Some Possible topics
for Term Paper 2

[These are offered as suggestions, for students who do not have any experience in the Greek and Roman area. It is always a good thing if students have ideas and enthusiasms of their own. If you have an idea, perhaps one that fits in with your major or with another interest, PLEASE consult the professor for encouragement and suggestions.]

Libraries and the Preservation of Learning

-What was The Museum at Alexandria (founded by Ptolemy II) like and for?
-How did Libraries function in Rome (Asinius Pollio, Augustus' Palatine Library)?
-What did the Imperial Bureaucrat, the (Procurator) a bibliothecis do?
-What do we know about library buildings (e.g. the Vedius Library at Ephesus)?

Roman Gladiators: Religion, Politics, Sport, Entertainment, Sadism

-How did the custom of fighting gladiators begin?
-Who sponsored and paid for the productions in Rome (e.g. Caesar, Augustus)

Epicureanism at Rome

-Lucretius On the Nature of Things
-Diogenes Laertius, The Life of Epicurus
-Horace, Satires and Epistles (What is an epicurean life really like in fact?)
-Cicero's philosophical criticisms of the philosophy (Tusculan Disputations, On Duties)

Satire: The Last Laugh (Lucian of Samosata and Greco-Roman Culture)

-What is Lucian's perspective on gods?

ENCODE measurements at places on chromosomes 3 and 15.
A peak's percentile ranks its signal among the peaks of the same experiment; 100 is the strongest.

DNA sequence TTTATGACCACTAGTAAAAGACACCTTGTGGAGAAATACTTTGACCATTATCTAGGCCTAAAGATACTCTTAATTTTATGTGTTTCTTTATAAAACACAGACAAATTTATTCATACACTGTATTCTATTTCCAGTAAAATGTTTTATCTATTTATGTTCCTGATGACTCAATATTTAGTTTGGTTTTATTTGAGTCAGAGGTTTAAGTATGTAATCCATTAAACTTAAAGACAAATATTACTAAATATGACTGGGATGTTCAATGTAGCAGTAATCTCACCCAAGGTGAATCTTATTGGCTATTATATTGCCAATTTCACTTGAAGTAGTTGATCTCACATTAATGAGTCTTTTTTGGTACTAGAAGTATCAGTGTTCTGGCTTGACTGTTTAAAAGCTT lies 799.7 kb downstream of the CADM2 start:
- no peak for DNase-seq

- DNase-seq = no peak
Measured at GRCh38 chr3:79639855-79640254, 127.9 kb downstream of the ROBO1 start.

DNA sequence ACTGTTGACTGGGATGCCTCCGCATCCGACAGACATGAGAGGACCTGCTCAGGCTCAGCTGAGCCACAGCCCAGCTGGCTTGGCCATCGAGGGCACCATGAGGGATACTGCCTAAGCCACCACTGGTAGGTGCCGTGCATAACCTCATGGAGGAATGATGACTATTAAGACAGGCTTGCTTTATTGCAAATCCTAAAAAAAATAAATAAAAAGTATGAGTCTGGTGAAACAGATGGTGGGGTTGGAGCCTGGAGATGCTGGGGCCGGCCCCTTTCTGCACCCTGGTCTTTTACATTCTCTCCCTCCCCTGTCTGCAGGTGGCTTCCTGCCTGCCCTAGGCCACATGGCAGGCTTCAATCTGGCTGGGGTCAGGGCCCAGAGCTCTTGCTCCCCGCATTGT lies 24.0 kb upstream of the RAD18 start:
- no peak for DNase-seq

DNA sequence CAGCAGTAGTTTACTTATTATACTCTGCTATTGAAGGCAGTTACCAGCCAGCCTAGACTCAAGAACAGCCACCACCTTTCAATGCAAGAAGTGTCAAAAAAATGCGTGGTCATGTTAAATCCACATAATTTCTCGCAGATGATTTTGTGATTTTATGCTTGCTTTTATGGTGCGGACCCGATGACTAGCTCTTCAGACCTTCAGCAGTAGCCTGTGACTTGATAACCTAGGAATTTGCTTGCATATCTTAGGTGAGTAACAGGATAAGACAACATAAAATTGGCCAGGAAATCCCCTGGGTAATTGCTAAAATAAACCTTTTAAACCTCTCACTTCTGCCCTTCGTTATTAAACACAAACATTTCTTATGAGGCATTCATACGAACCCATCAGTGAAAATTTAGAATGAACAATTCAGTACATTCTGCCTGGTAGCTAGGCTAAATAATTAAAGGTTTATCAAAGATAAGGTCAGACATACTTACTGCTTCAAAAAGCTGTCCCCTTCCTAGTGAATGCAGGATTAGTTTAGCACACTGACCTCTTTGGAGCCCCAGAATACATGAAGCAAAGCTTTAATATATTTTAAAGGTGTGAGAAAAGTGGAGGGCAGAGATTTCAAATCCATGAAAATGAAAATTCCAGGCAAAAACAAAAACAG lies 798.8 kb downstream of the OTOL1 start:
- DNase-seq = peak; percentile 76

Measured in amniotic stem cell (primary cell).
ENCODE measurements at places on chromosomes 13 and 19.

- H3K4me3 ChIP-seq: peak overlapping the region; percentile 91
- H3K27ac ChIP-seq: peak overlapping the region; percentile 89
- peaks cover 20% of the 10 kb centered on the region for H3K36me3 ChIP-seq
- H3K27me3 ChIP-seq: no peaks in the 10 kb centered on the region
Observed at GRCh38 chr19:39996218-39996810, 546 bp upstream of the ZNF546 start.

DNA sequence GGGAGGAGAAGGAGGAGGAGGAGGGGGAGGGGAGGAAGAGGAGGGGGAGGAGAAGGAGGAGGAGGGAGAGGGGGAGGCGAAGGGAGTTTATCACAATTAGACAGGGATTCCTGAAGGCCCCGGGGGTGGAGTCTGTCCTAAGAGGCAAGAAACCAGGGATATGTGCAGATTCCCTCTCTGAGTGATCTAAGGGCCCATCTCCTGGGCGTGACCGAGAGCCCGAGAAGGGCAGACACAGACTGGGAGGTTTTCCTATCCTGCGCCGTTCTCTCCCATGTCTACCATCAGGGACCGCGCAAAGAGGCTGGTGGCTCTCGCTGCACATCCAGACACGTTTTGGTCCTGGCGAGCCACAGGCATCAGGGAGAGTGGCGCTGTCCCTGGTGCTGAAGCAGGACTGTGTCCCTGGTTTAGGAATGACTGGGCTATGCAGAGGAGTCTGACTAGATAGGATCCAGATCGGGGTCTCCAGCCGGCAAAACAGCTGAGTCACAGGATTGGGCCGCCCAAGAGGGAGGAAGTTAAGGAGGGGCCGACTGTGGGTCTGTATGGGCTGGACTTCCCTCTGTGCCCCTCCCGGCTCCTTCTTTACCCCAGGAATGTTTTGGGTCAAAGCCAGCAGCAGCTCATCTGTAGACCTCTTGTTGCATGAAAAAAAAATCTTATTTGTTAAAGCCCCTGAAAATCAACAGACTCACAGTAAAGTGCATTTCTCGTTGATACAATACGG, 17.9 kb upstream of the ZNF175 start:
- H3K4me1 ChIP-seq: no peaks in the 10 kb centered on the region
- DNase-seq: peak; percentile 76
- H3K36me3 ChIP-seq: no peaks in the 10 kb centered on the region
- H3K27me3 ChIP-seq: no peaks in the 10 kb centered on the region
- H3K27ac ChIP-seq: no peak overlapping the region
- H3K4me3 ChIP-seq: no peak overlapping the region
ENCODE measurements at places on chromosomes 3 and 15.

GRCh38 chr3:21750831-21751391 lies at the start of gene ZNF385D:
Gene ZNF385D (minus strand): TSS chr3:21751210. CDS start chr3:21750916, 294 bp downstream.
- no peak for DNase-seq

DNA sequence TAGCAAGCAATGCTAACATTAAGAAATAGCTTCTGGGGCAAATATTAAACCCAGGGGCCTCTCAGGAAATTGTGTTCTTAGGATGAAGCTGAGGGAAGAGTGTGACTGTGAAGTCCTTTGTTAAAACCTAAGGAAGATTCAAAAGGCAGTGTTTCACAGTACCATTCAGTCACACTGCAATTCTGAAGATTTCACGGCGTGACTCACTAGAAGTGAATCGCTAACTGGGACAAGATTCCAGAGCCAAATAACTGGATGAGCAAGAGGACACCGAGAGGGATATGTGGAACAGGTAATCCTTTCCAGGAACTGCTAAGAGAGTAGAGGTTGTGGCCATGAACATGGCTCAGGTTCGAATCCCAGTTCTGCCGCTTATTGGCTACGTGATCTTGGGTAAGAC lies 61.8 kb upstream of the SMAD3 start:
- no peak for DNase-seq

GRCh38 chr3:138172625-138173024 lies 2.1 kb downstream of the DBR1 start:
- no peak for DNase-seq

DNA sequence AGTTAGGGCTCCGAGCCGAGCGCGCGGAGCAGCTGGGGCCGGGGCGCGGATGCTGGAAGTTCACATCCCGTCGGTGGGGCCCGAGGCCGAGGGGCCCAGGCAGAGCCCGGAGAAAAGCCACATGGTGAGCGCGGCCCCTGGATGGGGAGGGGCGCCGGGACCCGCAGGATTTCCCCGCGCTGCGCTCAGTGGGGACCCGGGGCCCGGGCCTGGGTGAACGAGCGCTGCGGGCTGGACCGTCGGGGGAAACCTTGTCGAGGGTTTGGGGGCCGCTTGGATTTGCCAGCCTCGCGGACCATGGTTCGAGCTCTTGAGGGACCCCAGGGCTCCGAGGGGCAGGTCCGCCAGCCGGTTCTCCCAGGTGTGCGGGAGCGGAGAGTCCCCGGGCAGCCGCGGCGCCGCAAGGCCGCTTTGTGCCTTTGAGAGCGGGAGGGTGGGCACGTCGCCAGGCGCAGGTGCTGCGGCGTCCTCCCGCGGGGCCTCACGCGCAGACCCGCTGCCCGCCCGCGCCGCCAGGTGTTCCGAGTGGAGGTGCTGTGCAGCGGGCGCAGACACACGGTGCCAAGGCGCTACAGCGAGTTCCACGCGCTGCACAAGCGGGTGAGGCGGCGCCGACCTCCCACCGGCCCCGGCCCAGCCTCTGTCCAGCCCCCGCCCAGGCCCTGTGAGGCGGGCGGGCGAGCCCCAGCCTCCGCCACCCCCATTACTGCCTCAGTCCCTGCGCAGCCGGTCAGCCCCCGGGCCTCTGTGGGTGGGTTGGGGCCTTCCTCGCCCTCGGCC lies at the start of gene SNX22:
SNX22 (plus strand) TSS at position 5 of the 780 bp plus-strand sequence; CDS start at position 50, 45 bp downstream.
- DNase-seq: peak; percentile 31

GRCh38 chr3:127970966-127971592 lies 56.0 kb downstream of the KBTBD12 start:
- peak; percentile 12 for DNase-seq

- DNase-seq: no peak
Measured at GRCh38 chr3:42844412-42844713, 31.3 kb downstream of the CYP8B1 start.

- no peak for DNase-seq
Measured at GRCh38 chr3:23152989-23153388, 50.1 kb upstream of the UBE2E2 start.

-What is his perspective on philosophers and philosophy?
-Does he offer an alternative to what he sees and analyzes?

Old Age among the Romans (Literature, Tomb Art, Statuary)

-Cicero, De Senectute (`On Old Age')
-Plutarch, Life of Cato the Elder
-Plutarch, Whether Old Men Should Govern the State

Stoicism and the Roman Aristocrat

-Plutarch, Life of the Younger Cato (Loeb Classical Library, Plutarch Vol. VIII)
-Cicero, The Dream of Scipio (End of Book V of his fragmentary De Re Publica)
-Cicero, On Duties (De Officiis)

Julius Caesar: Last Generalissimo, Constitutional Reformer, or First Emperor?

-What was Caesar (100 B.C.--44 B.C.) really trying to do?
-Were his actions and his reforms intended to destroy or reform the Republic?
-What was `the Republic' like, politically, in Caesar's time (say, 60-44 B.C.)?
-Was Caesar's activity good for Rome, and a solution to problems?
-Were the Liberators right in their solution (assassination)? Was Caesar that dangerous?

Women at Rome: Society and the Law

-How does Augustan reform change the status of women at Rome?
-What is the importance of the Imperial Family and its women (Suetonius and Tacitus: Livia, Agrippina, Messalina, Antonia, Acte, Poppaea)

Other people worth a biographical investigation (through literature)

-Horace and Vergil, and the Emperor Augustus (Suetonius)
-The Younger Cato, in opposition to Julius Caesar (Plutarch)
-Caligula, the Crazy Emperor (37-41 A.D.) (Suetonius, Cassius Dio)